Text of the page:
An amateur metal detectorist made the discovery of his life when he found a beautiful Roman pendant in Farndon.
Lee Sansom, from Saltney, found the precious piece of history while on a hunt with his dad.
Found covered in mud, the silver pendant set with a carnelian is certainly a hidden gem.
The pendant will go to the Grosvenor Museum after they said they were interested in displaying it.
Lee said the piece was by far the best find he had made in 10 years of detecting.
He said: “We thought it was just junk when we found it.
“Once we realised it could possibly be Roman, or possibly first century, it got quite exciting. Just finding something of that age.
“To think it had been there for all of those years and the people that must have been on there before.
“It’s definitely the best thing we have found and it’s great it will go to the museum in Chester, only a few miles from where it was found.
“Who knows maybe it was within the walls at some point?”
Lee, a HGV driver, and his father ‘love’ metal detecting and travel the country on the hunt for exciting finds on weekends.
They were out in Farndon with fellow members of the Wrexham Metal Detecting Club on September 6, 2015.
The area of land where the pendant was found has not been revealed so it is not descended on by other treasure hunters.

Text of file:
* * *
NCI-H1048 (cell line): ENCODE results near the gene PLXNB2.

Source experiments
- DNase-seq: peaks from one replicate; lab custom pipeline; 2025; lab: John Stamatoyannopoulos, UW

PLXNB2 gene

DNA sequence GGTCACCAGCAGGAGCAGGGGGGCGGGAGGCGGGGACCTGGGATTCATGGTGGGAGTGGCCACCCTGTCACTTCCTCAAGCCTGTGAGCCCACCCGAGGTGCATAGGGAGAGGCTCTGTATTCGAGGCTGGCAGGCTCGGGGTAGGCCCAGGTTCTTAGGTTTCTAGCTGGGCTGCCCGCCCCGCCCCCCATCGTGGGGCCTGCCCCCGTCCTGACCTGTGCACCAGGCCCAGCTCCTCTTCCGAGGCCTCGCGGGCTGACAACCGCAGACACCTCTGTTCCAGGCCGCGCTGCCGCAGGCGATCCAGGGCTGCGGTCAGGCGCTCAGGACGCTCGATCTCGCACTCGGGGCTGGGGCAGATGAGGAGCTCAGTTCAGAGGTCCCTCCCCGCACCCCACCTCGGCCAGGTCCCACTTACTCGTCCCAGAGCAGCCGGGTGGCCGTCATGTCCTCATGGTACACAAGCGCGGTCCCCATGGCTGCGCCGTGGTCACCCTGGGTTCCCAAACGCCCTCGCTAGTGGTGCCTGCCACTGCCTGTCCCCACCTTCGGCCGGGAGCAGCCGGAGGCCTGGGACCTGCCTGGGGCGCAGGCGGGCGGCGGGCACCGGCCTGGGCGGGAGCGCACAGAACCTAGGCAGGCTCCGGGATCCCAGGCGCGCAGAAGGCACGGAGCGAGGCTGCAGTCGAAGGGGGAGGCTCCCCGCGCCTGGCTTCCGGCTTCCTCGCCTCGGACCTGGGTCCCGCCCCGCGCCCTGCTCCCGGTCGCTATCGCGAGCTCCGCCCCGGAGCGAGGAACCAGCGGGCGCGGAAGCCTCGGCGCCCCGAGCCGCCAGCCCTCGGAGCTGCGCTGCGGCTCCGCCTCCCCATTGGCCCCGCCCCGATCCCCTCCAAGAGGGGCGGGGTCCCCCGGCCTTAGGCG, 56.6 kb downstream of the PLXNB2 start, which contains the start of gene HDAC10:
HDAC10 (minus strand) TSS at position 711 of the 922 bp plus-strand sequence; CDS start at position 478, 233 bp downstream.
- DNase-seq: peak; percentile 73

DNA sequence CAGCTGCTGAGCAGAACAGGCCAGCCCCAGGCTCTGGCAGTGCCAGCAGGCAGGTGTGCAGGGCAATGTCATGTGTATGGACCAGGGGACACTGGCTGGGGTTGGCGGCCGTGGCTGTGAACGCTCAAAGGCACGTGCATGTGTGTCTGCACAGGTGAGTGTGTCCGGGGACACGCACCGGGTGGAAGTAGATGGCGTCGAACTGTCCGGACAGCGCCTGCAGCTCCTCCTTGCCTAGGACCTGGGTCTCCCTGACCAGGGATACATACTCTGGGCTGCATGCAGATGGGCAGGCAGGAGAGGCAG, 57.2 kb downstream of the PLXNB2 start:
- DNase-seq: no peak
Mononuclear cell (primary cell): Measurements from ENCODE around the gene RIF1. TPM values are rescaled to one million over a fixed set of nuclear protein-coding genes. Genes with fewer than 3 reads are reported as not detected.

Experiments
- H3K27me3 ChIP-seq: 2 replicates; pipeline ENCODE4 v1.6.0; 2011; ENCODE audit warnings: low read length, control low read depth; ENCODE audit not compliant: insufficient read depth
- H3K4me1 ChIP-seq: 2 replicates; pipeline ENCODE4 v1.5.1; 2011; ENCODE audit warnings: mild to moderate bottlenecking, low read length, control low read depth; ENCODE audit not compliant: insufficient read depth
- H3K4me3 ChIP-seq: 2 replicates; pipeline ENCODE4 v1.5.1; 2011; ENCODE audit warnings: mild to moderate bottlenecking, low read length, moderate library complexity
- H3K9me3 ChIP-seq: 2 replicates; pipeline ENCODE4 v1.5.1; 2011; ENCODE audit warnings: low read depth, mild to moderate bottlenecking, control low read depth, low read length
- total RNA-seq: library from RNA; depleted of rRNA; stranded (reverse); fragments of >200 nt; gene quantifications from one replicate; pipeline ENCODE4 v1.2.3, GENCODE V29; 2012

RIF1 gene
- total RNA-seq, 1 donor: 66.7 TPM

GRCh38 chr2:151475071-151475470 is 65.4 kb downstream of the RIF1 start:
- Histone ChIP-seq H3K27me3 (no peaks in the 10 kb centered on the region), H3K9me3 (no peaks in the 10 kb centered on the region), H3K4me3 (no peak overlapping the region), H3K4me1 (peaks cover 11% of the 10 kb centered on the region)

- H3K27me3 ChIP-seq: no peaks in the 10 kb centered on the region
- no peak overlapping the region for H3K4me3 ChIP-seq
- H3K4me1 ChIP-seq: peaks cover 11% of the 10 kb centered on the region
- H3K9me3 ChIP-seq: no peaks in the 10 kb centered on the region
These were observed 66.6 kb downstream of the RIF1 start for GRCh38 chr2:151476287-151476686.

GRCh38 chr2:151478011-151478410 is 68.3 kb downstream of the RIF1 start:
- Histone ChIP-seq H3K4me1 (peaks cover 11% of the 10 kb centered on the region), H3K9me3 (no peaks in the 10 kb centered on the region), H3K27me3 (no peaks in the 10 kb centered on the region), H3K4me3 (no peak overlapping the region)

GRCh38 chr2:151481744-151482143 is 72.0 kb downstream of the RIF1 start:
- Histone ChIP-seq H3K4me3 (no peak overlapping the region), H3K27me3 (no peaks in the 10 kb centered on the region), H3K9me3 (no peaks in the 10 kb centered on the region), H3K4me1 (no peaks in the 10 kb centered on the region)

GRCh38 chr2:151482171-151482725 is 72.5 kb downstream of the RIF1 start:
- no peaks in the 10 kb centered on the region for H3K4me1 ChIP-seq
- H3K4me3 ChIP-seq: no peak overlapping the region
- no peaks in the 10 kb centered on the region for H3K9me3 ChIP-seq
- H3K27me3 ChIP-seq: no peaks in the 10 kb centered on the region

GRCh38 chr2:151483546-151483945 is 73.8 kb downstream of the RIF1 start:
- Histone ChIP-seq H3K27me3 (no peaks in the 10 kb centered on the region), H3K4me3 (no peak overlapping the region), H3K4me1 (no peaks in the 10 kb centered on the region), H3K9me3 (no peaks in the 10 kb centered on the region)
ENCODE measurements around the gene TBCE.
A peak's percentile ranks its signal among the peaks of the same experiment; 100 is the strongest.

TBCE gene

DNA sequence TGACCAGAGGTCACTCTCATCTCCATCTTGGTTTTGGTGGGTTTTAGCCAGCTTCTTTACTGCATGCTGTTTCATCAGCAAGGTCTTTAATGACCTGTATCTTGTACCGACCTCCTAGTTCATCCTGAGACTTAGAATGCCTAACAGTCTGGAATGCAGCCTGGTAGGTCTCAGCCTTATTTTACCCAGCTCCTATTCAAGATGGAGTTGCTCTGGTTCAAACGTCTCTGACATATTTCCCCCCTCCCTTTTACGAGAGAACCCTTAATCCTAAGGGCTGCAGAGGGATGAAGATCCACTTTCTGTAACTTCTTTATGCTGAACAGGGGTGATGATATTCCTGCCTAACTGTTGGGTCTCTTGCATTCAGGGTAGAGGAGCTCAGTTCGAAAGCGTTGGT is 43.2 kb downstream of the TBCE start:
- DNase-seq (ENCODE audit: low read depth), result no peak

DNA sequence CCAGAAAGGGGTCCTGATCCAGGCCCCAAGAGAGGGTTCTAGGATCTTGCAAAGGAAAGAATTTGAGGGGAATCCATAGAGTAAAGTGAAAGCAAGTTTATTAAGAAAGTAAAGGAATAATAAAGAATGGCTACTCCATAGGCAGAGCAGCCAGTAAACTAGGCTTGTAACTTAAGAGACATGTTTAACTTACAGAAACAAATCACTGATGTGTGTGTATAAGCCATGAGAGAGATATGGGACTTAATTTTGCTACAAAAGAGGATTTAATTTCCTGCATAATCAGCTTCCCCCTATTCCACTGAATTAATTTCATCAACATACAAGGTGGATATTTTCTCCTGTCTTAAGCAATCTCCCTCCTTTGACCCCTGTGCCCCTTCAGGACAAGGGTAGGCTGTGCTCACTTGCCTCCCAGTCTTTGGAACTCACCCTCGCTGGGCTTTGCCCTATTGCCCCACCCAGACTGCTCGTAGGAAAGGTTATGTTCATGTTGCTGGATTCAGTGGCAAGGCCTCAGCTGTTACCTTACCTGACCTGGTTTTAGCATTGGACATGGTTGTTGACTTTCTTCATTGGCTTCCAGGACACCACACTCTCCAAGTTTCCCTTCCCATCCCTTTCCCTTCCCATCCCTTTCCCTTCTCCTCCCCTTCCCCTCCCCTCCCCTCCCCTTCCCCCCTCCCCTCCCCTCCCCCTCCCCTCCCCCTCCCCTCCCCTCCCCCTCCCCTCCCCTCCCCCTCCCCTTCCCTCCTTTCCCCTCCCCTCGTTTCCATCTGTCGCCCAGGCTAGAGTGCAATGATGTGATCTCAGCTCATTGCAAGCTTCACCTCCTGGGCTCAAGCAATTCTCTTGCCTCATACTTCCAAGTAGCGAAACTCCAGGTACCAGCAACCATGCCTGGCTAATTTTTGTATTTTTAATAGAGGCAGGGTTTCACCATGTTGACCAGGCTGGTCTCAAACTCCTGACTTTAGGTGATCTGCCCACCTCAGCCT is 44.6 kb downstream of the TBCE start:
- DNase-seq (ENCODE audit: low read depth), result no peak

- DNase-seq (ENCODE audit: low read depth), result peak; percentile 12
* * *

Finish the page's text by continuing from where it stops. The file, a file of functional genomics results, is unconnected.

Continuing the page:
Set with an ovoid, orange carnelian stone, the silver pendant also features five circular cuts on the back in the shape of a cross.
Lee said: “There was a group of about 20 of us from the club on the day.
“When we found the pendant, which was just half a spade deep, we didn’t know what it was initially.
“We put it into water when we got home and it stayed in the garage for about four or five days.
“It was only once we had cleaned it up I noticed the potential of it.”
Lee’s discovery was recorded with the portable antiquities scheme and also named the Wrexham club’s find of the year.
British Museum curator Richard Hobbs said the pendant depicted ‘a fallen soldier wearing a gladiatorial helmet holding a shield towards a large feline, possibly a panther’.
He added the gem probably dates from the first century, but was set later during the late Roman or early Medieval eras.
Cheshire assistant coroner Dr Janet Napier ruled the find treasure at an inquest at Warrington Town Hall on September 27.
She said: “I would’ve thought this artefact must be pretty rare. I’m very glad you’ve been able to share this with us.
“I hope to see you again with more finds.”
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